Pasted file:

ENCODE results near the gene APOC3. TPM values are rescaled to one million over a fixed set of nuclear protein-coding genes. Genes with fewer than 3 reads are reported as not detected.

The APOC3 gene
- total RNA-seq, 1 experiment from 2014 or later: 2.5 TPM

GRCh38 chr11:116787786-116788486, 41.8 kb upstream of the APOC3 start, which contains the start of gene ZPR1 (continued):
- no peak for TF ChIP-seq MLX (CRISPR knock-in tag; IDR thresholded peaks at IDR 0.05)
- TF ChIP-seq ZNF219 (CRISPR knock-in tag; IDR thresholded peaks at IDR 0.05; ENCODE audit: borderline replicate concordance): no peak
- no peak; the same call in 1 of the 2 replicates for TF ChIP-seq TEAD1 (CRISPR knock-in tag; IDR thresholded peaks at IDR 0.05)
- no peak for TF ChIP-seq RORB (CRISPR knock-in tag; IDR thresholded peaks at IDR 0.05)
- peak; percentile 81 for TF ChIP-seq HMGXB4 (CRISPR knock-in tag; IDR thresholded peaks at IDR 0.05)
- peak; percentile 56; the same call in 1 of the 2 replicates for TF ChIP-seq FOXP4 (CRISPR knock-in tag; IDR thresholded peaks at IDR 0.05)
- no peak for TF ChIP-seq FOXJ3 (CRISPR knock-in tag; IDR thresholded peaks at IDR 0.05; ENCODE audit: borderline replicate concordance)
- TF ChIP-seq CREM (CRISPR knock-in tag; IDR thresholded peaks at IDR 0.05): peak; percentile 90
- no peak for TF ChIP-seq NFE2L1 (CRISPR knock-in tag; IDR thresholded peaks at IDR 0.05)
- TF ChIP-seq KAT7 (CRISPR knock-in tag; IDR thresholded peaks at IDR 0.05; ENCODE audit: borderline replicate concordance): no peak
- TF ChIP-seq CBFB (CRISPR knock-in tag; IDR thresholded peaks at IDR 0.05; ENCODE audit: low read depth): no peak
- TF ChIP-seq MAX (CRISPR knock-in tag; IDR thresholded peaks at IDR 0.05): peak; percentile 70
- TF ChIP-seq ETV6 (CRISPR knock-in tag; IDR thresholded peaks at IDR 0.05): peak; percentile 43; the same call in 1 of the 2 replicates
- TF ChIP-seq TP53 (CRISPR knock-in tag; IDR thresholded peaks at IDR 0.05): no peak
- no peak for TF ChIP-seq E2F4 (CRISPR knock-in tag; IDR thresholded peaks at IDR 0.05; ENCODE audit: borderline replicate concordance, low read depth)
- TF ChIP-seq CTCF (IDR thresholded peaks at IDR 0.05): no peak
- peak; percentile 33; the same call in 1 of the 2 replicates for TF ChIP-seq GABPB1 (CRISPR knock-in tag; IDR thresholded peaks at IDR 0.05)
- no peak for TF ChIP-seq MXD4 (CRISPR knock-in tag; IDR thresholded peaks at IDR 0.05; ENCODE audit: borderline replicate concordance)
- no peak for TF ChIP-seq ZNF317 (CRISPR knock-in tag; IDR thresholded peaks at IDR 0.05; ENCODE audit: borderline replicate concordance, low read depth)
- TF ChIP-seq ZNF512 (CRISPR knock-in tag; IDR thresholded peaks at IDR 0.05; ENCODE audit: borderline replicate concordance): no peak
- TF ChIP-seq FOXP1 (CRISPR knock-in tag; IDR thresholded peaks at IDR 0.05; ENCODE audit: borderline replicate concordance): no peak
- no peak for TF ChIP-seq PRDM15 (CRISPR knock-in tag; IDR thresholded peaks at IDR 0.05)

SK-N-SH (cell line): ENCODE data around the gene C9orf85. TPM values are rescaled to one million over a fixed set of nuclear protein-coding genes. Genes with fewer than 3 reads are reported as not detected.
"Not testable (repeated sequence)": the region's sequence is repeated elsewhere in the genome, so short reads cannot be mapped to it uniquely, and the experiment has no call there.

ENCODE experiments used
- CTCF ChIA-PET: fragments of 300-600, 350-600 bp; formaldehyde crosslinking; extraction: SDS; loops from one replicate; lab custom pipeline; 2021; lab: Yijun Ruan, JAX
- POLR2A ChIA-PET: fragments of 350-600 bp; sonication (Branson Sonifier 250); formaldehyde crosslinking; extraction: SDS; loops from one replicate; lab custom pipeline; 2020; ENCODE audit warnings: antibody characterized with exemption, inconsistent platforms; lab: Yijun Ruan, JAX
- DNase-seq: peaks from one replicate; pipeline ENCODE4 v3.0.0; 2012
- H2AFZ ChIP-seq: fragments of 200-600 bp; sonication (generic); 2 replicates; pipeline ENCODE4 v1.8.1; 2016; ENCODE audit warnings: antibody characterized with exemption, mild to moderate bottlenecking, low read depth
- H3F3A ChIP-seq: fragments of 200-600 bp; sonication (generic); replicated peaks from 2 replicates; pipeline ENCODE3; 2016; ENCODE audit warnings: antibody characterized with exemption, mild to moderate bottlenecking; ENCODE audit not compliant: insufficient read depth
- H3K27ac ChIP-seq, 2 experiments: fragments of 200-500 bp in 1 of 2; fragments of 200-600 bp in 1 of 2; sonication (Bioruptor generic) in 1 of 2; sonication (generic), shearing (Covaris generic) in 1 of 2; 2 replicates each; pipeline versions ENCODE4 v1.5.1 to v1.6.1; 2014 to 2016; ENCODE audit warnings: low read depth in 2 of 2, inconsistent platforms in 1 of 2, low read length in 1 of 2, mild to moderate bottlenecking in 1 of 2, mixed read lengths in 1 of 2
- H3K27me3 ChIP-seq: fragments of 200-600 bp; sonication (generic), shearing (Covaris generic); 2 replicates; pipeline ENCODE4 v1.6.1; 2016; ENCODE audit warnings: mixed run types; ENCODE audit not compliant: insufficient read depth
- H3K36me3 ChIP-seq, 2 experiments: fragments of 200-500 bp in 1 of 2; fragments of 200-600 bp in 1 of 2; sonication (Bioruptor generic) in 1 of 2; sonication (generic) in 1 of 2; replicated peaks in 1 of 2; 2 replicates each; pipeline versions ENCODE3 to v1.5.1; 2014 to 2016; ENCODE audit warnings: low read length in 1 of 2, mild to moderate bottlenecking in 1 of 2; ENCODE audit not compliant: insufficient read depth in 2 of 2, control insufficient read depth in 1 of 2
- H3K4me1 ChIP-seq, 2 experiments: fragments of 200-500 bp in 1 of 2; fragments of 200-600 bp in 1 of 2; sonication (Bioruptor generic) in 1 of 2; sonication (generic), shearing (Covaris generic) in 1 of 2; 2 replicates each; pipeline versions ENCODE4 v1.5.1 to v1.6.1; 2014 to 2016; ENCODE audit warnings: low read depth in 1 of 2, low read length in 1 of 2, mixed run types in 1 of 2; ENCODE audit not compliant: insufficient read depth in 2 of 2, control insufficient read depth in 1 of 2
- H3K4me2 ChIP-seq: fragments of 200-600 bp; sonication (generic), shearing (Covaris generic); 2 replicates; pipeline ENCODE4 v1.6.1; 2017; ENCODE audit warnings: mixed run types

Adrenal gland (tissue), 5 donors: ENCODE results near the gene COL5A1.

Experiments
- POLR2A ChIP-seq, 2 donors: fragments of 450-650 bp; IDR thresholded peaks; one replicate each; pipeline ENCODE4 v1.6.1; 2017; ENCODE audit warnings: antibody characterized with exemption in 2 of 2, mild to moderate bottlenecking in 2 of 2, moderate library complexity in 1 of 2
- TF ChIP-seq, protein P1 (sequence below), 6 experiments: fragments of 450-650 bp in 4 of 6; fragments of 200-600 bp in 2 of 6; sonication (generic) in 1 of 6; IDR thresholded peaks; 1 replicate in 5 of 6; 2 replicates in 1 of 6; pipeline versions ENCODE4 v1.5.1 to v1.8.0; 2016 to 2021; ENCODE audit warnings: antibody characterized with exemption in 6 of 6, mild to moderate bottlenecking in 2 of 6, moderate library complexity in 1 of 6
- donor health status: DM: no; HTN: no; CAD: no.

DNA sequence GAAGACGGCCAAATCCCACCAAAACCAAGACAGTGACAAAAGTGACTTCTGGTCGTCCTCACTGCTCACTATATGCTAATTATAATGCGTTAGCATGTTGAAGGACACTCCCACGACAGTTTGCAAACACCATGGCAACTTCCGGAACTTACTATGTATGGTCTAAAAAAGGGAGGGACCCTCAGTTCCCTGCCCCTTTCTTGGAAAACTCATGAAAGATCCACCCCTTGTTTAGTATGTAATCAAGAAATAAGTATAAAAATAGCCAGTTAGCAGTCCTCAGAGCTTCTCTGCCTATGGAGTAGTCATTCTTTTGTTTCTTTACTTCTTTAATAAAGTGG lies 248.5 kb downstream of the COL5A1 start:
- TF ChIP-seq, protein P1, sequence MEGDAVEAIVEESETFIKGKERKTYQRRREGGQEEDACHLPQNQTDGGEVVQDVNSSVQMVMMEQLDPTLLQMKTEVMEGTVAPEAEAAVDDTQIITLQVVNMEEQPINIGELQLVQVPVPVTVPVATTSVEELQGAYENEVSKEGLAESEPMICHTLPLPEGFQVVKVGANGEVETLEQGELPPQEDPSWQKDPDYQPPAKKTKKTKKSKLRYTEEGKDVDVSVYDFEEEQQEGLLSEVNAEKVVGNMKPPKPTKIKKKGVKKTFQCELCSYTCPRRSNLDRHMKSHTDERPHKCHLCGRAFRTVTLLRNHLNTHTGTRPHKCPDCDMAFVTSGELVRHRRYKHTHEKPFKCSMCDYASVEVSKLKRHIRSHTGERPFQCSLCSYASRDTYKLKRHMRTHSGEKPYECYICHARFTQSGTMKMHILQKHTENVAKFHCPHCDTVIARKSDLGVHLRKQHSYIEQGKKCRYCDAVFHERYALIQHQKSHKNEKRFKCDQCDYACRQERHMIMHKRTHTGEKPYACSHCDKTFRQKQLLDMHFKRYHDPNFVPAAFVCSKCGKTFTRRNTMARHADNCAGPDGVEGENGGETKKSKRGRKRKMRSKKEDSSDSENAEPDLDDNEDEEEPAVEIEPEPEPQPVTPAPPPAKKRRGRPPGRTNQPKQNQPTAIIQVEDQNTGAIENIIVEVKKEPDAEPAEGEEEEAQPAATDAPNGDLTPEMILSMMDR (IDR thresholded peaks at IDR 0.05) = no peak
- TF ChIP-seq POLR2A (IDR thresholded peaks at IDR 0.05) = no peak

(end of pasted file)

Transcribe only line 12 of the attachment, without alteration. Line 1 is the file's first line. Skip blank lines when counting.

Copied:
- TF ChIP-seq CREM (CRISPR knock-in tag; IDR thresholded peaks at IDR 0.05): peak; percentile 90